Posted on October 15, 2012 by Shackelford Funeral Directors under Uncategorized
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My father was a fastidious eater, to say the least; not picky, just particular.  Anything still recognizable in the fridge, although fuzzy and green, was fair game for consumption, as long as the mold-covered, top layer could be removed and discarded.  Bread was equally treated, but scraped with a knife instead of a spoon.  However, in everything there had to be balance – an equal bite of each vegetable and meat until the plate was empty.  Should he run out of green beans before macaroni and cheese, he would look around the table for a half-finished plate and, after asking permission, would help himself to the portion of the meal that was no longer available on his.

In particular, he hated messy food.  Being the consummate professional that he was (and on call 24/7), he never took off his dress shirt and tie until he put on his p.j.s – meaning  supper (in my entire life, I never ate dinner) was eaten with a great deal of care since it would be incredibly wasteful to have to change shirts immediately thereafter.  The tie would be neatly tucked inside the shirt or thrown over his shoulder, depending upon which afforded more protection, and there was always a napkin in his lap or, on the messiest of occasions, tucked under his chin and into his shirt collar.

His greatest enemy proved to be the simple, unassuming, hard-shelled taco.  In the days of my youth, taco pile-on did not exist, so the only way to achieve the taste and texture of a taco was with a taco.  Short of allowing it to become incredibly soggy with salsa and grease from the ground beef, there was no drip-proof way to consume one – yet still he tried.   With great precision, he would layer the perfectly seasoned meat into the shell that my mother had warmed on a cookie sheet in the oven (thereby making it even more brittle than it already was).  Next came the lettuce and chopped tomatoes followed by the shredded cheese, sour cream, and salsa.  With great deliberation he would lift his creation to his mouth, being careful not to allow any liquid to drain from the other end, wrap his lips around the heavily laden shell, and bite … only to hear that oh too familiar sound of the taco shell cracking down the center of the spine.  After that it could only go downhill.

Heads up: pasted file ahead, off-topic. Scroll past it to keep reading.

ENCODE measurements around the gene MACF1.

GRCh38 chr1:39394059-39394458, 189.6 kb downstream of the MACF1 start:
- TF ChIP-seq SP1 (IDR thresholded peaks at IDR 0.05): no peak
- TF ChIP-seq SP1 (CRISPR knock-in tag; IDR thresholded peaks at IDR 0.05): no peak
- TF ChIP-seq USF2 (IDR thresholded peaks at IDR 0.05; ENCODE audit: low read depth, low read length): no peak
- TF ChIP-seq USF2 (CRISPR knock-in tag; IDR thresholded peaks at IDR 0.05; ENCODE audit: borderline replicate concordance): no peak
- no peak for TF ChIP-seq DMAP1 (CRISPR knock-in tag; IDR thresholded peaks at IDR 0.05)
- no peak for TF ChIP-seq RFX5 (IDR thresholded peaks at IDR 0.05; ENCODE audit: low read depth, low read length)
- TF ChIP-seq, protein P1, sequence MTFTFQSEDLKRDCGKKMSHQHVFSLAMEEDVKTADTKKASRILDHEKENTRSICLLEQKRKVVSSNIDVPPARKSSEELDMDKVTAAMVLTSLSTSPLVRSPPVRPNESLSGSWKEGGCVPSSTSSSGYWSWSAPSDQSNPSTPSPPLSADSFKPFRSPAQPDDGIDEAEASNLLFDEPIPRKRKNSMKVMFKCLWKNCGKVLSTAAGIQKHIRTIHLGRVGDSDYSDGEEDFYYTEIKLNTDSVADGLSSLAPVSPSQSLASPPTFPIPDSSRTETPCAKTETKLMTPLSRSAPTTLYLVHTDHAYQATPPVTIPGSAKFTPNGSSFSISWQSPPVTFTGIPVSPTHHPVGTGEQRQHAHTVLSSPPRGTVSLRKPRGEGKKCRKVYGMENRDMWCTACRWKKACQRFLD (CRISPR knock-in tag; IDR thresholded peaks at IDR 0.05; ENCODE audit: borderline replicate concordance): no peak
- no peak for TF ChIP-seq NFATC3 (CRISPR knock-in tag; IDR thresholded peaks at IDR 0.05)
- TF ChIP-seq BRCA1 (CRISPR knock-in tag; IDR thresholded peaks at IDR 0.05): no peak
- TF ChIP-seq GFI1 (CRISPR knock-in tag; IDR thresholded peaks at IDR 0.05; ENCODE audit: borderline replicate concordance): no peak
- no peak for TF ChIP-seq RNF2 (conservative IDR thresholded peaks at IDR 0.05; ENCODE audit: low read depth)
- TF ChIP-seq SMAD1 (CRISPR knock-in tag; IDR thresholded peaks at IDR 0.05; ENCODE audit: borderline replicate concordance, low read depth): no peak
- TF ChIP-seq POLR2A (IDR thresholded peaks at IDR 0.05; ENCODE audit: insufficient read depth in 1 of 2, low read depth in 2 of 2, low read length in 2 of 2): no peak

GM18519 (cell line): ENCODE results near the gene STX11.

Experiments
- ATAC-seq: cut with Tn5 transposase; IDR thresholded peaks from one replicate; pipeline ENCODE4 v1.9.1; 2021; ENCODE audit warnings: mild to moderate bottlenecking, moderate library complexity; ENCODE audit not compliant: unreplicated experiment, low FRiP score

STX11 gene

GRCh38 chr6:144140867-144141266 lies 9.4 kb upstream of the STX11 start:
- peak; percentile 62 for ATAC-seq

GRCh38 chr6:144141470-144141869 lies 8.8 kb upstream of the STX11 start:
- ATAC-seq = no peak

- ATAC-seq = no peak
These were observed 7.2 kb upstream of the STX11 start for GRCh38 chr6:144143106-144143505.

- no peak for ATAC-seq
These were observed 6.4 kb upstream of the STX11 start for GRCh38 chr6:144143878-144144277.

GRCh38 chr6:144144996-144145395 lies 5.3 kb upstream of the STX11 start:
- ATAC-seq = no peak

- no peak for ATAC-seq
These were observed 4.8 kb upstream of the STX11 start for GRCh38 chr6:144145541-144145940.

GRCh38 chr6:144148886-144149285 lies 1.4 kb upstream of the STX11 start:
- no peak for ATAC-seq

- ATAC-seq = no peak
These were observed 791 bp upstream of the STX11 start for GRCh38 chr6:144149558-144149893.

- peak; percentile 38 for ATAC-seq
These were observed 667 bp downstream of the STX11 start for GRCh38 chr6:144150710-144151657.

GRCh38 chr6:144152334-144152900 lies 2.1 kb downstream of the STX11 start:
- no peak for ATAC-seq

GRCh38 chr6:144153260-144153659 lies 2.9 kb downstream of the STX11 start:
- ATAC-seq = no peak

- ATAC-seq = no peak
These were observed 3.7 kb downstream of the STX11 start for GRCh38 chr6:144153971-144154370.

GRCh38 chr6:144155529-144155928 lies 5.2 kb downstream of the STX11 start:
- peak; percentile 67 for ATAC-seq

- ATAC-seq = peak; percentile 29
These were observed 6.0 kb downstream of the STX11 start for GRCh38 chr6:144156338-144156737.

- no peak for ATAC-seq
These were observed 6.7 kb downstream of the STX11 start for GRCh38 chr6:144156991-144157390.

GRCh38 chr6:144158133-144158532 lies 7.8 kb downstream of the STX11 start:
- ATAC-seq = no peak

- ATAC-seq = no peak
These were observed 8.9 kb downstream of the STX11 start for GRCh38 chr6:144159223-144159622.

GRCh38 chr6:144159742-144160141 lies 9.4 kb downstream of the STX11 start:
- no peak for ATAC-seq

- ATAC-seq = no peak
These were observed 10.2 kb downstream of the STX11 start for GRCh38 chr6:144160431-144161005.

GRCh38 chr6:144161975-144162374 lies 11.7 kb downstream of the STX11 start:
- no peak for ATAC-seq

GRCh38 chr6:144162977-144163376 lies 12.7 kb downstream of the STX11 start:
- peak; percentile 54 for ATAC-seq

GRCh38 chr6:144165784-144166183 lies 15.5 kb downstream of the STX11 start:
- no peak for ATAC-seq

One night he assembled his taco with his usual care, layering meat, lettuce, tomatoes, cheese, sour cream, and salsa in their usual order.  Then, so very gently, almost reverently, he laid the taco in the center of his plate, raised his fist in the air, and brought it down with a resounding crunch.  Looking over at me with that mischievous smile that signified victory, he cleaned his hand with his napkin, reached for his fork, and began eating.

It was a metaphor of his entire life.  If he was determined, there were no insurmountable obstacles.  Nothing was impossible, albeit impractical, and no amount of negativity could deter him.  Only when the forces of nature conspired against him did he surrender – and even then he fought with all he had.

We could all learn so many lessons from his battle with those confounded tacos.   Never give up; there is almost always another way to attack a problem.  Revel in your victories for they may be few and far between – but don’t dwell upon them to the point of arrogance.  Just because life throws it at you does not mean you can’t duck – or throw it back with equal velocity.  Even if something makes a mess or requires greater care and effort to accomplish, that does not mean it is not worth pursuing.  And always keep plenty of napkins on hand.  You never know when a moment of inspiration will require a little clean-up afterwards.

This post was written by Lisa Thomas, manager at Shackelford Funeral Directors in Savannah, Tennessee.

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